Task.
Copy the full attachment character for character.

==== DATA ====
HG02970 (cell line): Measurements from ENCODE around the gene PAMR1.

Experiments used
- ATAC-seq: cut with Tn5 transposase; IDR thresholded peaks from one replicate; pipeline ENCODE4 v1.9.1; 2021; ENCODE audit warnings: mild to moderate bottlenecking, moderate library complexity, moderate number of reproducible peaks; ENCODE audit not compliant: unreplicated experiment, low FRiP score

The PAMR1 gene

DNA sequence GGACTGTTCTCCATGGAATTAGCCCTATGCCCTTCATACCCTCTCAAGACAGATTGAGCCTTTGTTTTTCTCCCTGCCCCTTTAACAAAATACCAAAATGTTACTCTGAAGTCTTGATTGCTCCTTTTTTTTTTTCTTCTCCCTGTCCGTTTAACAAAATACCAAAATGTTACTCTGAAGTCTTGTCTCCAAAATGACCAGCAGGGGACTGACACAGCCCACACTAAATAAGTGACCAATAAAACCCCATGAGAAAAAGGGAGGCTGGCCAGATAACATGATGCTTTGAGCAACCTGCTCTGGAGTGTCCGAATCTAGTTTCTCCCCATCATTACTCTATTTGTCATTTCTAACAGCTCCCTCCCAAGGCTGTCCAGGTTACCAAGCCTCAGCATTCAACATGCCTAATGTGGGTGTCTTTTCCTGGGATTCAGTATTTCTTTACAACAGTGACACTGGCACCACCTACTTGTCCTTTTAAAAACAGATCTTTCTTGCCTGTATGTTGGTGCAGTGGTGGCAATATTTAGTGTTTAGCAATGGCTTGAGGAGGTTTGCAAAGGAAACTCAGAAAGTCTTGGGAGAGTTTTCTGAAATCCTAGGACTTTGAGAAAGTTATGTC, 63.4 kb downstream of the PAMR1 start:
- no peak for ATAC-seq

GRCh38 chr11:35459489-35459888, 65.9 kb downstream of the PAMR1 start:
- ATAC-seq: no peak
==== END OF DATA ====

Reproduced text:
HG02970 (cell line): Measurements from ENCODE around the gene PAMR1.

Experiments used
- ATAC-seq: cut with Tn5 transposase; IDR thresholded peaks from one replicate; pipeline ENCODE4 v1.9.1; 2021; ENCODE audit warnings: mild to moderate bottlenecking, moderate library complexity, moderate number of reproducible peaks; ENCODE audit not compliant: unreplicated experiment, low FRiP score

The PAMR1 gene

DNA sequence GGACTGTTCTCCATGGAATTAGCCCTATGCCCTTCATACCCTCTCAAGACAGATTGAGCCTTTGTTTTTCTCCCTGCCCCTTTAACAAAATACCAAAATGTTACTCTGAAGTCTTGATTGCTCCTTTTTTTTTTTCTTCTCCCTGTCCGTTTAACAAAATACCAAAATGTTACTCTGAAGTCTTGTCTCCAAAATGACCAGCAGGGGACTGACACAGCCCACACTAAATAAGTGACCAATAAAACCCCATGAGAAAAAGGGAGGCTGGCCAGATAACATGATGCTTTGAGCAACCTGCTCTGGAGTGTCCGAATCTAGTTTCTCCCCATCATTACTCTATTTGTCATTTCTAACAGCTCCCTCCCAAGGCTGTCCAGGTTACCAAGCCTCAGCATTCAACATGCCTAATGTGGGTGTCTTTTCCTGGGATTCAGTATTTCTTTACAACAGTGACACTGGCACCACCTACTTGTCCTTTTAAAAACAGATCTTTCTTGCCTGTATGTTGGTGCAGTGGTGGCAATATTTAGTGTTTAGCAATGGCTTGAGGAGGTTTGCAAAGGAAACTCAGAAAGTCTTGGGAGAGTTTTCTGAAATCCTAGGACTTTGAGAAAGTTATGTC, 63.4 kb downstream of the PAMR1 start:
- no peak for ATAC-seq

GRCh38 chr11:35459489-35459888, 65.9 kb downstream of the PAMR1 start:
- ATAC-seq: no peak